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Altogether we have quite the journey ahead of us, but morale is high and the chance to strengthen ties between our QAE teachers, parents, and kids couldn’t be more of a motivation.

Feel free to comment, share the link to the blog, and stay tuned for daily updates about us, our journey, and our friends in Zambia.



A Video First for the Students

Today was yet another full day.  We woke up early to get a head start and didn’t get to bed until after midnight.  It’s exciting work but our time here is limited and there is so much to get done, every moment is precious.  We started the day with more computer training for the teachers focusing on email and other computer applications.  Brad, Mark & Bertha are great instructors and the teachers and students are quick learners.  They have picked up these skills naturally.  While the classes were going on, I spent some time with the kids.  Grade 4 students received letters from the students at Queen Anne Elementary School, so they spent time writing them back to become real pen pals – so cool!  (check out the video)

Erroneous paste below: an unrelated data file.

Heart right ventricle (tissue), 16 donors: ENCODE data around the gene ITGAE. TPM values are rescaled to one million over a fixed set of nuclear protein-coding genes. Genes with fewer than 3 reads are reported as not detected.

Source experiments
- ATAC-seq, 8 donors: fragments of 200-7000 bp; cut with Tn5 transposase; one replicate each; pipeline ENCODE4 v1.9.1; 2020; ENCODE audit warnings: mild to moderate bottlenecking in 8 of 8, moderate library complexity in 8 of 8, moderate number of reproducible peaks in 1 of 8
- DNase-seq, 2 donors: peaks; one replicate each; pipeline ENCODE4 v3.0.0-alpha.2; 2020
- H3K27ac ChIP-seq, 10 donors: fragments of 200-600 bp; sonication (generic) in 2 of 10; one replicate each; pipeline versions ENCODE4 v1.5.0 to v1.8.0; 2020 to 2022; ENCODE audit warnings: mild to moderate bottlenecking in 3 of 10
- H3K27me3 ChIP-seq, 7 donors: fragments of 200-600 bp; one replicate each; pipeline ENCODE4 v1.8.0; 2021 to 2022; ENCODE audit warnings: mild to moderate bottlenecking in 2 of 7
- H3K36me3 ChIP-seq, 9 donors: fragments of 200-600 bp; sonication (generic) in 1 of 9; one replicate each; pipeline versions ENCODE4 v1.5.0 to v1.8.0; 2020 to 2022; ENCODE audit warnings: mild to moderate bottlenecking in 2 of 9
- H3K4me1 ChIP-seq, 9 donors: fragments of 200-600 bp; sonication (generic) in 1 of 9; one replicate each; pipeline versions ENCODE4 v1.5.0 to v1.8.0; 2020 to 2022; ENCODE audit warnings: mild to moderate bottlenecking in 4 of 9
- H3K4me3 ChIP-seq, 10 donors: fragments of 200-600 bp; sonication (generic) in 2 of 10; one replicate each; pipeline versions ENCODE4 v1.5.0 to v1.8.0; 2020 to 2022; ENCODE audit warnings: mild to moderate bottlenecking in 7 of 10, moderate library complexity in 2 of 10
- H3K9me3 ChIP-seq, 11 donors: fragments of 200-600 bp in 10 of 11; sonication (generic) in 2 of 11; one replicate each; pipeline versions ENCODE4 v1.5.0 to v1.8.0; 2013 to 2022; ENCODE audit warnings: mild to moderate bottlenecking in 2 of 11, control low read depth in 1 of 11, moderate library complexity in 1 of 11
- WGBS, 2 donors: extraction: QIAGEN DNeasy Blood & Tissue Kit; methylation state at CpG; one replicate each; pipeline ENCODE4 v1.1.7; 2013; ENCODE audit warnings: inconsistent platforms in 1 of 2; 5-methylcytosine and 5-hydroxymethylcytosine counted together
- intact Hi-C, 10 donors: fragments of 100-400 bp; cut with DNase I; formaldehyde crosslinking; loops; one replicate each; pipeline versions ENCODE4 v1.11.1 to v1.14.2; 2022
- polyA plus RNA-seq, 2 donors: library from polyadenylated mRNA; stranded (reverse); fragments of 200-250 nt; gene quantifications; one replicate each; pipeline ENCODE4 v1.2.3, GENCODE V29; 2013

Once we got the projector and Internet working, we showed the students the three films that Aly Schoonover made during the last visit with Kate Ballbach & Kirk Piper.  This was the first time the kids have ever seen anything on a big screen, let alone a video with them or their friends in it.  Their eyes were glued and there were many audible ‘ooohs and ahhhs’.  It was emotional for me to see.  After the videos I had the opportunity to talk to the kids a bit about being sponsored – encouraging them to work hard at school and we would commit to supporting them to give them a hope for a future.  They seemed to be touched by the idea that they would be known and that people believed in them and their dreams.  (hear their reactions on this video)